A Comparative High-Altitude Meteorological Analysis from Three Catchments in the Nepalese Himalaya (2015)

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Meteorological studies in high-mountain environments form the basis of our understanding of catchment hydrology and glacier accumulation and melt processes, yet high-altitude (>4000 m above sea level, asl) observatories are rare. This research presents meteorological data recorded between December 2012 and November 2013 at seven stations in Nepal, ranging in elevation from 3860 to 5360 m asl. Seasonal and diurnal cycles in air temperature, vapour pressure, incoming short-wave and long-wave radiation, atmospheric transmissivity, wind speed, and precipitation are compared between sites. Solar radiation strongly affects diurnal temperature and vapour pressure cycles, but local topography and valley-scale circulations alter wind speed and precipitation cycles. The observed diurnal variability in vertical temperature gradients in all seasons highlights the importance of in situ measurements for melt modelling. The monsoon signal (progressive onset and sharp end) is visible in all data-sets, and the passage of the remnants of Typhoon Phailin in mid-October 2013 provides an interesting case study on the possible effects of such storms on glaciers in the region.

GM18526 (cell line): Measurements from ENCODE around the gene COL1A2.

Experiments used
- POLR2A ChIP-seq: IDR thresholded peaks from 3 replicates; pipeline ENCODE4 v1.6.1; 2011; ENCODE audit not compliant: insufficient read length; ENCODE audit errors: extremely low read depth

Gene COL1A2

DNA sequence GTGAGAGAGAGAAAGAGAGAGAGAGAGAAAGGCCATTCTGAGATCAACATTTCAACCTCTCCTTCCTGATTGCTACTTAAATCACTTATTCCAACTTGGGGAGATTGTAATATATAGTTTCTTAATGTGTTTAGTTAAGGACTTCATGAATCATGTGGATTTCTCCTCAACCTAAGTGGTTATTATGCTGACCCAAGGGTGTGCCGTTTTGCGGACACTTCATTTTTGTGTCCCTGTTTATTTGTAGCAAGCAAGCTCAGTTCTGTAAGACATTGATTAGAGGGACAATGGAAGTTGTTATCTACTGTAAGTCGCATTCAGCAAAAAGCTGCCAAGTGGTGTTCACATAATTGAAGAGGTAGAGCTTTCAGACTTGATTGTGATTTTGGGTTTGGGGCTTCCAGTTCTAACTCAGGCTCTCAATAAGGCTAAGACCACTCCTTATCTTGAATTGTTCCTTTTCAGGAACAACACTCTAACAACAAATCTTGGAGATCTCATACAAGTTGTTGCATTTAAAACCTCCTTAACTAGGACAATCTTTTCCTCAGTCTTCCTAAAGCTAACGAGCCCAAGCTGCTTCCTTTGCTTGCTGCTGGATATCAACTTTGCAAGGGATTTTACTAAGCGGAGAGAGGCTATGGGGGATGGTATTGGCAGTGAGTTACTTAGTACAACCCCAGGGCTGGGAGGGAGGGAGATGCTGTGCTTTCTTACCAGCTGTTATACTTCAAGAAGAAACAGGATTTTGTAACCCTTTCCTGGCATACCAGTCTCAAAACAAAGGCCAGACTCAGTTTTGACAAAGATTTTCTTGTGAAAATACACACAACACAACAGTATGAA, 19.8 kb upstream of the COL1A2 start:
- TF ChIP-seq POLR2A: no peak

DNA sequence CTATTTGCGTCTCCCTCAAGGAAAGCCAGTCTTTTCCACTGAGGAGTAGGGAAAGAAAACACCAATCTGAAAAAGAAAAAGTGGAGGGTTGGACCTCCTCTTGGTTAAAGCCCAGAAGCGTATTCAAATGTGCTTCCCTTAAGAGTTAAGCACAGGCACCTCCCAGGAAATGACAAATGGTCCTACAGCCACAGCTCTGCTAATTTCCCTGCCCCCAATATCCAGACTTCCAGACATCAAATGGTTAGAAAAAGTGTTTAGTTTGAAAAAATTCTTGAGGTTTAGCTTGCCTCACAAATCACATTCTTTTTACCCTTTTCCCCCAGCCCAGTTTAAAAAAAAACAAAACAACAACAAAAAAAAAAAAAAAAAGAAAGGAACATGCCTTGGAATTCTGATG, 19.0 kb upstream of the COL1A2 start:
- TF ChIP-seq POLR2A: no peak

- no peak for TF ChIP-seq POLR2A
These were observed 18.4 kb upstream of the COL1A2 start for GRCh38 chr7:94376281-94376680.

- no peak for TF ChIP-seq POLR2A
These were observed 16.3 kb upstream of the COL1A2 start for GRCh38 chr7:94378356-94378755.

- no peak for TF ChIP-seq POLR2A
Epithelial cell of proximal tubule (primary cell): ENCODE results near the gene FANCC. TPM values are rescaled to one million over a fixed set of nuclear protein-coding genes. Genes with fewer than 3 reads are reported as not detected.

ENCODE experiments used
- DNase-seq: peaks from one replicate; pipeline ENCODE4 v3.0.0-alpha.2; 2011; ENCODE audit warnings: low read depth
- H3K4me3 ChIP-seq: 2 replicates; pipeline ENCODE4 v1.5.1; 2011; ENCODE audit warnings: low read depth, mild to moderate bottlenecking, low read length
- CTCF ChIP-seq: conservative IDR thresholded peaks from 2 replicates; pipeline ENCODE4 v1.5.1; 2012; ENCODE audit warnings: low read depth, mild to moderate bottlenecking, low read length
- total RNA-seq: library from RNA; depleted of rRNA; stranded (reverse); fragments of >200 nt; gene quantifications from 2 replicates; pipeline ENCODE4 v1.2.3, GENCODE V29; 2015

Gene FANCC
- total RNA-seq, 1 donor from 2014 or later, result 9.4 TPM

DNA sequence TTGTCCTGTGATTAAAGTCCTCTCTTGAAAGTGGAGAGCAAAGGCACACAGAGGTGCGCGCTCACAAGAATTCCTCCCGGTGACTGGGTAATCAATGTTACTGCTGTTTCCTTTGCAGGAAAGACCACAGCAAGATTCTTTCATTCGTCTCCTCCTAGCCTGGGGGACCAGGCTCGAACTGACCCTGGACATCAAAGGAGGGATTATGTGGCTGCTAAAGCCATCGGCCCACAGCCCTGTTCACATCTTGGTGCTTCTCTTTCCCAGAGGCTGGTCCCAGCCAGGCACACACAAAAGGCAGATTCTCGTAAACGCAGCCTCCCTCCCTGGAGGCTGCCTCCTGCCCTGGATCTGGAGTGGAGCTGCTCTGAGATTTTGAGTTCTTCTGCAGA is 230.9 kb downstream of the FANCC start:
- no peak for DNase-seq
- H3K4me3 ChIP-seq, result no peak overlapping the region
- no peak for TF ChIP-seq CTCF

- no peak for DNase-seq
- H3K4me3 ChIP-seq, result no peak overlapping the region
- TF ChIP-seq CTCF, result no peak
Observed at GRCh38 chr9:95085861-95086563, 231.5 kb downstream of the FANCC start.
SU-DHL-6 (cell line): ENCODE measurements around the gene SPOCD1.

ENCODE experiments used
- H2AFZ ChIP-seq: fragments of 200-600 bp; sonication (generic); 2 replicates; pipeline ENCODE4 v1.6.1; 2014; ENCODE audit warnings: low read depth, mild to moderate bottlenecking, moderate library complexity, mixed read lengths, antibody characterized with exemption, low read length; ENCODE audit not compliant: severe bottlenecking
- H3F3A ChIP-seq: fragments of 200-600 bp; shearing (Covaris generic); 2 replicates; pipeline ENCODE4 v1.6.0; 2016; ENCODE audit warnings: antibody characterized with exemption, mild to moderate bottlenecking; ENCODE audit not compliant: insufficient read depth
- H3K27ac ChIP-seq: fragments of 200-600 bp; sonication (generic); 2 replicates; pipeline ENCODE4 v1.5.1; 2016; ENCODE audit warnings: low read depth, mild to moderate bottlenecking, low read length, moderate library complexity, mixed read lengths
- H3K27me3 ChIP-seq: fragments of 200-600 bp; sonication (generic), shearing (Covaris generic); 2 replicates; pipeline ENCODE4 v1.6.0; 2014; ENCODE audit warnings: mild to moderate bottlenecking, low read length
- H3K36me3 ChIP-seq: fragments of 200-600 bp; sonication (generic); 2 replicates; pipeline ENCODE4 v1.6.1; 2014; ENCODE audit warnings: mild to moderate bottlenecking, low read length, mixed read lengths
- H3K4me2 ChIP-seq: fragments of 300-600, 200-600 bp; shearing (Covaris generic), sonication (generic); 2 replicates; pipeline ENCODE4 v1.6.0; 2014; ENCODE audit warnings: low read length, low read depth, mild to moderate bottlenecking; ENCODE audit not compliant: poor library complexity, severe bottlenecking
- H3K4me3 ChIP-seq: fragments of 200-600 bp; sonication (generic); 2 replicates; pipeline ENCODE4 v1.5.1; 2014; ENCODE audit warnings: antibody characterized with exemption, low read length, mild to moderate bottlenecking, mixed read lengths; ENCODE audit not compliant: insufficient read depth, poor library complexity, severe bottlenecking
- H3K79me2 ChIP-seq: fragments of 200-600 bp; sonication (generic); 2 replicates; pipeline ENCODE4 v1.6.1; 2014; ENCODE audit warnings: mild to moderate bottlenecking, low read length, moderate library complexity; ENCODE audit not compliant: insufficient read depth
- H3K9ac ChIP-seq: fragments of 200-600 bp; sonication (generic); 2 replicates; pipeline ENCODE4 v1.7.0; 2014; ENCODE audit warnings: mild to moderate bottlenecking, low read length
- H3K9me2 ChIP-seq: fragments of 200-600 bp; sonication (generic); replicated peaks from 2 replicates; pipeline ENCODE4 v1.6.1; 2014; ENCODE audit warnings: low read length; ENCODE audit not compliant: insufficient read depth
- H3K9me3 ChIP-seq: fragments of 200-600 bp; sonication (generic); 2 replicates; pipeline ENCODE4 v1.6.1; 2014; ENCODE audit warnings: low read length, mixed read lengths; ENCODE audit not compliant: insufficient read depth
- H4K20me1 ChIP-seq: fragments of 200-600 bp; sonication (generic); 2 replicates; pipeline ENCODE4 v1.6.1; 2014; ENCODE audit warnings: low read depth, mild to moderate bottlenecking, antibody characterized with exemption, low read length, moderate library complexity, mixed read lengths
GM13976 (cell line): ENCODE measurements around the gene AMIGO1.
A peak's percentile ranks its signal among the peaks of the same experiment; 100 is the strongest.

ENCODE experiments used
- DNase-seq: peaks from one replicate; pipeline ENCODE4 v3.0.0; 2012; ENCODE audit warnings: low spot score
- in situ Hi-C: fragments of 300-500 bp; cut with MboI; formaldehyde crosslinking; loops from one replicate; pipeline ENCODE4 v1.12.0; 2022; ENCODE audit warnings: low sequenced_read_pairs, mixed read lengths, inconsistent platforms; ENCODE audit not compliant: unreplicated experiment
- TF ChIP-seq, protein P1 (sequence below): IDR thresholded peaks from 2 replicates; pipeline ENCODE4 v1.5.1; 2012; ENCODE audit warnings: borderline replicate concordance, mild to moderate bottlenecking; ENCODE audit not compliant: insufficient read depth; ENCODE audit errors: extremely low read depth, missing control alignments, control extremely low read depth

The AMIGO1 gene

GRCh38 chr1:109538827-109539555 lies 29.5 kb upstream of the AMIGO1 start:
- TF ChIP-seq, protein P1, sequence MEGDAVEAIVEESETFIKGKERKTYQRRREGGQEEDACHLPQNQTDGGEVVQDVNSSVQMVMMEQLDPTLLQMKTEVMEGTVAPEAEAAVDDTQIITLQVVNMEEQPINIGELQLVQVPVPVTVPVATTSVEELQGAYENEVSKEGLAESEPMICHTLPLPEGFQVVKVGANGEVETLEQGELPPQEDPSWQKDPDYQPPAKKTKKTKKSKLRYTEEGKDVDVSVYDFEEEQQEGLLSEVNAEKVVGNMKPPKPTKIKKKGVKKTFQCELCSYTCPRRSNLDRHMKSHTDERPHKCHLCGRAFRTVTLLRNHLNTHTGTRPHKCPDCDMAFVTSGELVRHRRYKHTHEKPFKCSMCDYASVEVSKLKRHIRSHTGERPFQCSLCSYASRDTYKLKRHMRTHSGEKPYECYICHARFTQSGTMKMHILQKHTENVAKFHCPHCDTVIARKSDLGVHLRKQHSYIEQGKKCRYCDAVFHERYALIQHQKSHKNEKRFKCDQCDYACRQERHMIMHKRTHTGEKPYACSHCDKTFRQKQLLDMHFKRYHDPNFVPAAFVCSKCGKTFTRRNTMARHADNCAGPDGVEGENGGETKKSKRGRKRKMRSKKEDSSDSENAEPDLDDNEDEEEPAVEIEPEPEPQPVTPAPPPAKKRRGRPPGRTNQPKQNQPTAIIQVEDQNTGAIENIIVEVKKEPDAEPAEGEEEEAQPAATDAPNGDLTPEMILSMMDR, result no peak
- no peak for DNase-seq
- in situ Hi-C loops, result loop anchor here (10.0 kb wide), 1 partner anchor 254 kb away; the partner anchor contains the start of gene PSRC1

Year: 2015
Language: English
In: International Journal of Water Resources Development, 31 (2): 174-200 p.

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